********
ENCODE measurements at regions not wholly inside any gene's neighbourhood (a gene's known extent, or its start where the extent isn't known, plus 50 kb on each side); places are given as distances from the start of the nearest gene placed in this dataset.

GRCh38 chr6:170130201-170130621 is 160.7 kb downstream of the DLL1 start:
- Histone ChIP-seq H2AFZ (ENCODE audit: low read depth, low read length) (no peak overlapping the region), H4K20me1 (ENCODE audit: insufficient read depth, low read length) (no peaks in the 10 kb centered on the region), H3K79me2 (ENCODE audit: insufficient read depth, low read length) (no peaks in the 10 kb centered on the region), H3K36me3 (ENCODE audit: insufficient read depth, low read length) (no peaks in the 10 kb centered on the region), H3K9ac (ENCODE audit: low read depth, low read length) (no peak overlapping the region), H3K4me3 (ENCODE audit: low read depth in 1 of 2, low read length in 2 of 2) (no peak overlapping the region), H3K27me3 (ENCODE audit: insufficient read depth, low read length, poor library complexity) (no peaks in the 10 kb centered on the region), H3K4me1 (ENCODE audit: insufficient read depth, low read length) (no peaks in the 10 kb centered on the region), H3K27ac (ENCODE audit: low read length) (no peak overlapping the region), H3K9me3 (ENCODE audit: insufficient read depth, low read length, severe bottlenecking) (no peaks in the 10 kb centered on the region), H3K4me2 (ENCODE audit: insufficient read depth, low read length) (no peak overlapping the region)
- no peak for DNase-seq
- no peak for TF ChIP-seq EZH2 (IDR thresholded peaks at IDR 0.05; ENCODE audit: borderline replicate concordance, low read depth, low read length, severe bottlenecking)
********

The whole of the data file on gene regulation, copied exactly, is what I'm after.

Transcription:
ENCODE measurements at regions not wholly inside any gene's neighbourhood (a gene's known extent, or its start where the extent isn't known, plus 50 kb on each side); places are given as distances from the start of the nearest gene placed in this dataset.

GRCh38 chr6:170130201-170130621 is 160.7 kb downstream of the DLL1 start:
- Histone ChIP-seq H2AFZ (ENCODE audit: low read depth, low read length) (no peak overlapping the region), H4K20me1 (ENCODE audit: insufficient read depth, low read length) (no peaks in the 10 kb centered on the region), H3K79me2 (ENCODE audit: insufficient read depth, low read length) (no peaks in the 10 kb centered on the region), H3K36me3 (ENCODE audit: insufficient read depth, low read length) (no peaks in the 10 kb centered on the region), H3K9ac (ENCODE audit: low read depth, low read length) (no peak overlapping the region), H3K4me3 (ENCODE audit: low read depth in 1 of 2, low read length in 2 of 2) (no peak overlapping the region), H3K27me3 (ENCODE audit: insufficient read depth, low read length, poor library complexity) (no peaks in the 10 kb centered on the region), H3K4me1 (ENCODE audit: insufficient read depth, low read length) (no peaks in the 10 kb centered on the region), H3K27ac (ENCODE audit: low read length) (no peak overlapping the region), H3K9me3 (ENCODE audit: insufficient read depth, low read length, severe bottlenecking) (no peaks in the 10 kb centered on the region), H3K4me2 (ENCODE audit: insufficient read depth, low read length) (no peak overlapping the region)
- no peak for DNase-seq
- no peak for TF ChIP-seq EZH2 (IDR thresholded peaks at IDR 0.05; ENCODE audit: borderline replicate concordance, low read depth, low read length, severe bottlenecking)